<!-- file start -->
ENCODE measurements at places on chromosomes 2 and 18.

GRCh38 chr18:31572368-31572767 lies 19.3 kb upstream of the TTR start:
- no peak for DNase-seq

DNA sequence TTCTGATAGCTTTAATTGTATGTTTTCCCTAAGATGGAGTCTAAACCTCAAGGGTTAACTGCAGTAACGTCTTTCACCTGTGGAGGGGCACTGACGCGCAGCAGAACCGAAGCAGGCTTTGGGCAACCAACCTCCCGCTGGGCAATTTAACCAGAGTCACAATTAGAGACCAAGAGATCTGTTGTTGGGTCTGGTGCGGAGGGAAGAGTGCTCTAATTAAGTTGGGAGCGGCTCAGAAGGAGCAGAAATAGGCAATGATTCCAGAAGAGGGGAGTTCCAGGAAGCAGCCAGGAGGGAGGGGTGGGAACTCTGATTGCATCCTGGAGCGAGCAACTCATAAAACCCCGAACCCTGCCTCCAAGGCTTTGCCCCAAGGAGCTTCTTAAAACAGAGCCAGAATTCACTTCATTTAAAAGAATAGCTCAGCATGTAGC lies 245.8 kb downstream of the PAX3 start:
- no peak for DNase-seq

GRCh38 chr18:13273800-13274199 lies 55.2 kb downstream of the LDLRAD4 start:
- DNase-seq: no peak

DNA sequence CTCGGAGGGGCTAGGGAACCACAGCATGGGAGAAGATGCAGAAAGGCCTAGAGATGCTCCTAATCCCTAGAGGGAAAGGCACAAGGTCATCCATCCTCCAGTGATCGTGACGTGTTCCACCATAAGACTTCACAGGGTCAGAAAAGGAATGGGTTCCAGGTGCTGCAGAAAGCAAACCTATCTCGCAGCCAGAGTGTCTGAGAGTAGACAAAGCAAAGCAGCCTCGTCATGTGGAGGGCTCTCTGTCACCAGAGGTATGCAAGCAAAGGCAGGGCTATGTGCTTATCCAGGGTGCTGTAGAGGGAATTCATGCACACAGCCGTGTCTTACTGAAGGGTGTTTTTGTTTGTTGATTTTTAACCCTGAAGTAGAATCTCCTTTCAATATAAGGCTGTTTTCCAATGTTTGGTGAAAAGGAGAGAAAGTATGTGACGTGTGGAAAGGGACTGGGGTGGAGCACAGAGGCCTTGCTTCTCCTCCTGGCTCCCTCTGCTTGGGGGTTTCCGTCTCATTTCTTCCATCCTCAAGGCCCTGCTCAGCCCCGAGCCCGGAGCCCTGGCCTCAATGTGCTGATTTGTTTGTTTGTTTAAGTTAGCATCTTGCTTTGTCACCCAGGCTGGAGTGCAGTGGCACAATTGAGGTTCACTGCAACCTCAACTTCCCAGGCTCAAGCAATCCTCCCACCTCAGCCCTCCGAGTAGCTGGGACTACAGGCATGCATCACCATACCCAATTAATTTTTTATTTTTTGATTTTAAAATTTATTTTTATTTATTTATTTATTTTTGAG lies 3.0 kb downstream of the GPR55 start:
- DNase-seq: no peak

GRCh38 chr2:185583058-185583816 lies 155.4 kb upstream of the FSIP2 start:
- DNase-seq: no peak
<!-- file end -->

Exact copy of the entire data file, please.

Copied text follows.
ENCODE measurements at places on chromosomes 2 and 18.

GRCh38 chr18:31572368-31572767 lies 19.3 kb upstream of the TTR start:
- no peak for DNase-seq

DNA sequence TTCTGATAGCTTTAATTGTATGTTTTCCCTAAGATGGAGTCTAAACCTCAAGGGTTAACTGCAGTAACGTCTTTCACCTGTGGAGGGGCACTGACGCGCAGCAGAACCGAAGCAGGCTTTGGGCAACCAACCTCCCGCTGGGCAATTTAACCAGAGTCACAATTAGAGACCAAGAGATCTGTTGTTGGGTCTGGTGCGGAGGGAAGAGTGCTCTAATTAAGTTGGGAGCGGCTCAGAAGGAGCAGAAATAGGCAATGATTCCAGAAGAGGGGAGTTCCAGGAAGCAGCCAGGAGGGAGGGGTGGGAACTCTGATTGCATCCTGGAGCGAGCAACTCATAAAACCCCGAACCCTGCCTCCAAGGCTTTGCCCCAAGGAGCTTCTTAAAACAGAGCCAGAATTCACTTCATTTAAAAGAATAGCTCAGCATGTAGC lies 245.8 kb downstream of the PAX3 start:
- no peak for DNase-seq

GRCh38 chr18:13273800-13274199 lies 55.2 kb downstream of the LDLRAD4 start:
- DNase-seq: no peak

DNA sequence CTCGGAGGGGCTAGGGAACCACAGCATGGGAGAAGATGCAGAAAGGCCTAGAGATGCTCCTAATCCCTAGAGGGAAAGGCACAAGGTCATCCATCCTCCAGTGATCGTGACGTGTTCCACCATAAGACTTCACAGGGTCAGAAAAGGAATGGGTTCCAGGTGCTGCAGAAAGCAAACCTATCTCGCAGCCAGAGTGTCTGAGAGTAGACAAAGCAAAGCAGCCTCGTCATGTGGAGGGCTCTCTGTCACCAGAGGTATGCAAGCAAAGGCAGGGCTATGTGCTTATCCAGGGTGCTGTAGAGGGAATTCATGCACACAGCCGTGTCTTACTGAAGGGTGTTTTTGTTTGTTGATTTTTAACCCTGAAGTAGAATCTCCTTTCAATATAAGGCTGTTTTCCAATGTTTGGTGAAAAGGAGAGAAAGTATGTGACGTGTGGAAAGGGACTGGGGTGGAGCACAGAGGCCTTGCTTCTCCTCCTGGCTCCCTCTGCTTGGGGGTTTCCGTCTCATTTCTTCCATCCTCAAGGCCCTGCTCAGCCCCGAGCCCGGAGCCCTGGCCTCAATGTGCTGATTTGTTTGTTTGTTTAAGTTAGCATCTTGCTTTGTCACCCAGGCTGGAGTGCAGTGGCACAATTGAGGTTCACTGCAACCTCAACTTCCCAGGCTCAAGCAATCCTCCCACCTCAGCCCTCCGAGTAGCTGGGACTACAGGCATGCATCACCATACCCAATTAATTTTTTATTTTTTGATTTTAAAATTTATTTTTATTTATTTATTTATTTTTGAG lies 3.0 kb downstream of the GPR55 start:
- DNase-seq: no peak

GRCh38 chr2:185583058-185583816 lies 155.4 kb upstream of the FSIP2 start:
- DNase-seq: no peak